I adore Pia Zadora. Nothing you say to me will ever change my mind. Pia could go on a murder binge and it’d only make me love her more. She could start a sweatshop, perpetuate the opioid crisis and make fun of Lucio Fulci movies and I’d still cut her a break. She’s everything wonderful and joyous about the 1980’s. At around 15 minutes into this film, she shows up in red leather pants and cutoff sleeve Union Jack shirt while a sea monster menaces the beach, belting out a tune and it was all I could do to not explode in pure joy.
To create a movie about aliens who have come to Earth to discover the power of rock and roll, of course you would turn to James Fargo, the director of Clint Eastwood’s The Enforcer and Every Which Way But Loose.
Somewhere in space, Robot 1359 has the same voice as Optimus Prime (Peter Cullen) and is leading a crew in search of the origin of rock ‘n roll, which takes the entire crew to Earth. That’s where Dee Dee (Pia!) sings all about her love of Frankie (Craig Sheffer, Aaron Boone from Nightbreed) to her girlfriend Diane.
The aliens — led by ABCD (Tom Nolan, who was once the child star Butch Bernard and was the writer who reported the phrase “don’t fuck with the formula” in an article about Mike Love and The Beach Boys for Rolling Stone) — land in Speelburgh, a fact only noticed by the sheriff (Ruth Gordon!).
Dee Dee’s dream is to sing with Frankie’s band, The Pack. ABCD gets a dream too — to win over Dee Dee, who makes him lose his mind to the point that his head blows up. And oh yeah — there are two serial killers on the loose, Chainsaw (the ever-wonderous Michael Berryman) and The Breather (Wallace Merck, who was in Friday the 13th Part VI: Jason Lives and Super Mario Brothers). The band Rhema plays most of the aliens while Jimmy and the Mustangs are The Pack.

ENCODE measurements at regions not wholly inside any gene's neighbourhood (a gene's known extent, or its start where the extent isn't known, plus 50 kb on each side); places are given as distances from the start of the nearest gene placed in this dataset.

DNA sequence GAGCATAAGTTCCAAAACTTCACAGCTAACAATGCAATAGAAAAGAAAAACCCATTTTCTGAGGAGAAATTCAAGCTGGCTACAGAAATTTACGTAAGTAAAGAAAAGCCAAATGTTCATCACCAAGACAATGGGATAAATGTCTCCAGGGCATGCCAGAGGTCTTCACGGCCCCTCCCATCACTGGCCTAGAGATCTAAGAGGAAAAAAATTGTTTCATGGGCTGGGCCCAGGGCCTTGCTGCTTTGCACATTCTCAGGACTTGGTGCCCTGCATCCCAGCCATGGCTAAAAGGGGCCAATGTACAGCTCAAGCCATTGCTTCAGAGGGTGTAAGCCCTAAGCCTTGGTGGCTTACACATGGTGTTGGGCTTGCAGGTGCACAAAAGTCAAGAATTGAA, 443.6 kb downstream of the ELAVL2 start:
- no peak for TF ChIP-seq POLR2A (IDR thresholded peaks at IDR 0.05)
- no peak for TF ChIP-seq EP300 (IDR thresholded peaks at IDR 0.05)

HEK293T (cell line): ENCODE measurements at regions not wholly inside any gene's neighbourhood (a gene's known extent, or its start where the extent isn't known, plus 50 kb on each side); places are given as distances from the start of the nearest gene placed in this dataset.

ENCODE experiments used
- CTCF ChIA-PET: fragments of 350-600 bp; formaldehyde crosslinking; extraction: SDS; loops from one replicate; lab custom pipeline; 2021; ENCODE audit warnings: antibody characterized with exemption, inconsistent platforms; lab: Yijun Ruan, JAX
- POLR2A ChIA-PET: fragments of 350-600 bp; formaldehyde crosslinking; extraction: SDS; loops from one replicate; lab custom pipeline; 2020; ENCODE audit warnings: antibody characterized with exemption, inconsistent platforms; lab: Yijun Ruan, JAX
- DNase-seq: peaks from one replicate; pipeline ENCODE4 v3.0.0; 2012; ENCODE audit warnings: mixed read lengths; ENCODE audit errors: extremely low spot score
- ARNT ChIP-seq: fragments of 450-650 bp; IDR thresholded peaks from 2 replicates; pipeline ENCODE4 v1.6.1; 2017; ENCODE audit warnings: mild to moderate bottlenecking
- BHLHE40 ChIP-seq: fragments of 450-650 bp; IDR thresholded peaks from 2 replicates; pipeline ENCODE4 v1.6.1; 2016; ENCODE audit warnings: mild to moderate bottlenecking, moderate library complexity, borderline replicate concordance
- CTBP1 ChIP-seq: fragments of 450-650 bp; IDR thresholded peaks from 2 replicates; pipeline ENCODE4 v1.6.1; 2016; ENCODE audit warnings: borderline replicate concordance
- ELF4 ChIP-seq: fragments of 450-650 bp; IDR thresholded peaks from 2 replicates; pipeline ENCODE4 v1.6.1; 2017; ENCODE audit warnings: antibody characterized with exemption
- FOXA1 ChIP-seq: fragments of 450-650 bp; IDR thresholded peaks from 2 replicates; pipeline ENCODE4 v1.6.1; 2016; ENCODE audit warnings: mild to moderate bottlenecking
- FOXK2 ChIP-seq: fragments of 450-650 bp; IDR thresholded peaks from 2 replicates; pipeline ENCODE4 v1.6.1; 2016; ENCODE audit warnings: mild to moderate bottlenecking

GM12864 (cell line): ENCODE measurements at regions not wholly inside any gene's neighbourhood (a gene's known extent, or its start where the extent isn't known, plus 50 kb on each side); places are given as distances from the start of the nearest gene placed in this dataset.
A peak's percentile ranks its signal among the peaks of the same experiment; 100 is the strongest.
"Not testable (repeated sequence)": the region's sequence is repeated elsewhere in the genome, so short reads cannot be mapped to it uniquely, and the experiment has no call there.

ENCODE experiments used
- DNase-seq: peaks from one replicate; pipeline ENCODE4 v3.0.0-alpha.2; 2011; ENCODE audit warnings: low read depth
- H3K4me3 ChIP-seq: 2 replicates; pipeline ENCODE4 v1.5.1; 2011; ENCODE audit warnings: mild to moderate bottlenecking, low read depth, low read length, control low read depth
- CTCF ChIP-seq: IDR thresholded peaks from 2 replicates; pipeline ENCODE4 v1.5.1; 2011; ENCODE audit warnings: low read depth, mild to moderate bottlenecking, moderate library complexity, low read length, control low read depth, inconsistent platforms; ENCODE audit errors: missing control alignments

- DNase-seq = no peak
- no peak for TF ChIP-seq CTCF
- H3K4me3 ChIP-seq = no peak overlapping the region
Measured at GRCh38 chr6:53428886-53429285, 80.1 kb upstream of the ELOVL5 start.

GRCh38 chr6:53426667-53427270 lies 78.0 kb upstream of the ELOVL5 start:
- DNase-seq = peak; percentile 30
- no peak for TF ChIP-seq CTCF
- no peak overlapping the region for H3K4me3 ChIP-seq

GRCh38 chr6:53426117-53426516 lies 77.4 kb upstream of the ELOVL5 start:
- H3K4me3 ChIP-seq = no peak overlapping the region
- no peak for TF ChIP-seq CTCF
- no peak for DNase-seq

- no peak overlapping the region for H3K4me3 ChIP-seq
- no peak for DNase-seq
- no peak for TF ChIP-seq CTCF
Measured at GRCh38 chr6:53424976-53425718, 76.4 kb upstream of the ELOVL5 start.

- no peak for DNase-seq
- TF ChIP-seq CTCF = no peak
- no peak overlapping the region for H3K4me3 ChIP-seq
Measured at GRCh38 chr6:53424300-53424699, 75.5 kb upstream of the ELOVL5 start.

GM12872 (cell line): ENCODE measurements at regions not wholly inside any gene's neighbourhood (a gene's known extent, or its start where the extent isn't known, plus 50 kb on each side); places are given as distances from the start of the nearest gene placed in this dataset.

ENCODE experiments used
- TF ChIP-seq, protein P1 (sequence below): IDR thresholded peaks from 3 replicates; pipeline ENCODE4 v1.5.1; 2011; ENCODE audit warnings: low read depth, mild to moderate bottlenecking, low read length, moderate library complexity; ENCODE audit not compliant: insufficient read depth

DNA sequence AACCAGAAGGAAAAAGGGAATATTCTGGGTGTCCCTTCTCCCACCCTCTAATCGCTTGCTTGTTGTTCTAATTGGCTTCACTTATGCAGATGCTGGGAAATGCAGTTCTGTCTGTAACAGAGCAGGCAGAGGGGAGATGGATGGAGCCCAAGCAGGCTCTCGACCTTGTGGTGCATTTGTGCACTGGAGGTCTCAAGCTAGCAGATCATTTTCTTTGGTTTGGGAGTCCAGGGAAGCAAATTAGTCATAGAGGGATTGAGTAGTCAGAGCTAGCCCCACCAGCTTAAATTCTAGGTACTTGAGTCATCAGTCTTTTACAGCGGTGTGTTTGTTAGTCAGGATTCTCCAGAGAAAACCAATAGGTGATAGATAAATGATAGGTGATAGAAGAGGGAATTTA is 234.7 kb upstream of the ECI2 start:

None of this movie makes any sense whatsoever. And it’s awesome. Imagine a series of music videos with Pia Zadora dancing on top of planets and wearing some of the most mindbending science fiction outfits ever in a world that seems perpetually stuck in the 1950’s as filtered through the lens of the early 1980’s. If that sounds like perfection, good news. We’re gonna be best friends.
Now, you may be wondering — why the hell did this movie start with a music video for Pia Zadora and Jermaine Jackson singing “When the Rain Starts to Fall?” It has nothing to do with the rest of the film, appearing to be an Italian post-apocalyptic movie. I can only assume that this decision came about as all movie decisions were arrived upon in 1984. Cocaine. Glorious, glorious cocaine.
Needless to say, this movie enjoyed an incredibly limited theatrical release in the United States and a somewhat wider one in Europe. It made it to a Vestron Video VHS and occasional HBO viewings four years later, but then disappeared off the face of the Earth, other than in Germany, where it’s had numerous releases on DVD and blu ray.
I got my copy of this from VHSPS. Be warned — if you come to my house and ask me to pick a movie, chances are I’m going to make you watch this while I sing its songs at extreme volume.